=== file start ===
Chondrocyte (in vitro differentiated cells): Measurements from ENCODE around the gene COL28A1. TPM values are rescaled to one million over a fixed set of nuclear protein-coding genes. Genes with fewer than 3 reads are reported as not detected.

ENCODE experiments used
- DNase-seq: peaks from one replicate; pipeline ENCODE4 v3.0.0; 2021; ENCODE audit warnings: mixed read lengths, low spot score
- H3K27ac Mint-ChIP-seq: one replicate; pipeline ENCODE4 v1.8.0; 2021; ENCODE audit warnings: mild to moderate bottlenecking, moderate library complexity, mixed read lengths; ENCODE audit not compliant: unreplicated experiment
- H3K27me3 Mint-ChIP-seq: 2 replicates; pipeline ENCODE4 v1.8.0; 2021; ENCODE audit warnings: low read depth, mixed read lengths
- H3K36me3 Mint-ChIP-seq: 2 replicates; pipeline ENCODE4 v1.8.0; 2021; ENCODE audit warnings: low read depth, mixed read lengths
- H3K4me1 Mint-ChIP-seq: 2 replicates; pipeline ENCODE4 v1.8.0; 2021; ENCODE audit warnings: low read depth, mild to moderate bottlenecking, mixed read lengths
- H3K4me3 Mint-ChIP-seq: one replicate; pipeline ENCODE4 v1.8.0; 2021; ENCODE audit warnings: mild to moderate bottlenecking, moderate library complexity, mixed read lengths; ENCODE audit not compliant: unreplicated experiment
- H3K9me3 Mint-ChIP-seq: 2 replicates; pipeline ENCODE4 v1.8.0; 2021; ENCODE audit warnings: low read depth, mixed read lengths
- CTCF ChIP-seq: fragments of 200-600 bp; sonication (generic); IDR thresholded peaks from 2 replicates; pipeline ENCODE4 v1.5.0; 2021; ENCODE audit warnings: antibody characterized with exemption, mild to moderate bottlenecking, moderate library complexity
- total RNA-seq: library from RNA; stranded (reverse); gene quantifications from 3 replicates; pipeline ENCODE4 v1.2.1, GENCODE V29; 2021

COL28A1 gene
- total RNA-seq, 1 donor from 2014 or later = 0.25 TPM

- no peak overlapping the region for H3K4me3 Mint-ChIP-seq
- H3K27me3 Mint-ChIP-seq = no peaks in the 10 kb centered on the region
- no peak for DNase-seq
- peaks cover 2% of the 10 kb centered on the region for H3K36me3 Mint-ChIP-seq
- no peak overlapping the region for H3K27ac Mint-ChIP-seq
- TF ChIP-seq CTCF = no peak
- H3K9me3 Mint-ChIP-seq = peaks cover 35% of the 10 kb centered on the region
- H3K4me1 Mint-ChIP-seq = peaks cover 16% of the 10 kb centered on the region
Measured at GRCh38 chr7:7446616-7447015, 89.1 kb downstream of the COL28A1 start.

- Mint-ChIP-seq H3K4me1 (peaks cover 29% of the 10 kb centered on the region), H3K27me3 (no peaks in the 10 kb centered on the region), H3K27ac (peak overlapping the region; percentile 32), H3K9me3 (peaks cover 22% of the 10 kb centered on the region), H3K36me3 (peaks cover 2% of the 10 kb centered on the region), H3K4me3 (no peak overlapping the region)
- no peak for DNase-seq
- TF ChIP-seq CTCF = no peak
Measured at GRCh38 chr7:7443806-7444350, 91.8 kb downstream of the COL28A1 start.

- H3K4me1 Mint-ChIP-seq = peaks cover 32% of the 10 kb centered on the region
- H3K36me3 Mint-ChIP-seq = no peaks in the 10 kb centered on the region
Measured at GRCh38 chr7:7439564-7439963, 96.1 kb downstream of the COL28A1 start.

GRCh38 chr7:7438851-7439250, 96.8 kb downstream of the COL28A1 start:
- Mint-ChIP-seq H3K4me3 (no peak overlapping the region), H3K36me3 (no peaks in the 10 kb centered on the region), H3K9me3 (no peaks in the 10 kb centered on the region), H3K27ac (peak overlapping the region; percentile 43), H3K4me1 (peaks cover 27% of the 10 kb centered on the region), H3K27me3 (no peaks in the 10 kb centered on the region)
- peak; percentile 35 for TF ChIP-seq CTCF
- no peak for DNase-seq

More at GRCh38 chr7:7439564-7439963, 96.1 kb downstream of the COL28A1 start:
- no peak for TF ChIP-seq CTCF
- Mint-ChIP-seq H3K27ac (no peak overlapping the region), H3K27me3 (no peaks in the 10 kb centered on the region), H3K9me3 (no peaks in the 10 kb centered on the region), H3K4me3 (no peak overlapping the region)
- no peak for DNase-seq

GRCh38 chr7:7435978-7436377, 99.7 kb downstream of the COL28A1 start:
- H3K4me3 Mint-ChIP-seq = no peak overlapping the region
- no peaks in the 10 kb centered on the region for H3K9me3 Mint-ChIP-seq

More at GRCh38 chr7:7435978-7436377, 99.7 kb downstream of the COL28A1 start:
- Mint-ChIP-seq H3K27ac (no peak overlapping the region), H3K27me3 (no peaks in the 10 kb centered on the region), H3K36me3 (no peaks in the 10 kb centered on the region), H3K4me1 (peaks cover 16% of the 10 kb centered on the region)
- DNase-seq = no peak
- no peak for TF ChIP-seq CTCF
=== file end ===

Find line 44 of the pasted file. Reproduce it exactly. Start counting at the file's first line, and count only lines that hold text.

- no peak for TF ChIP-seq CTCF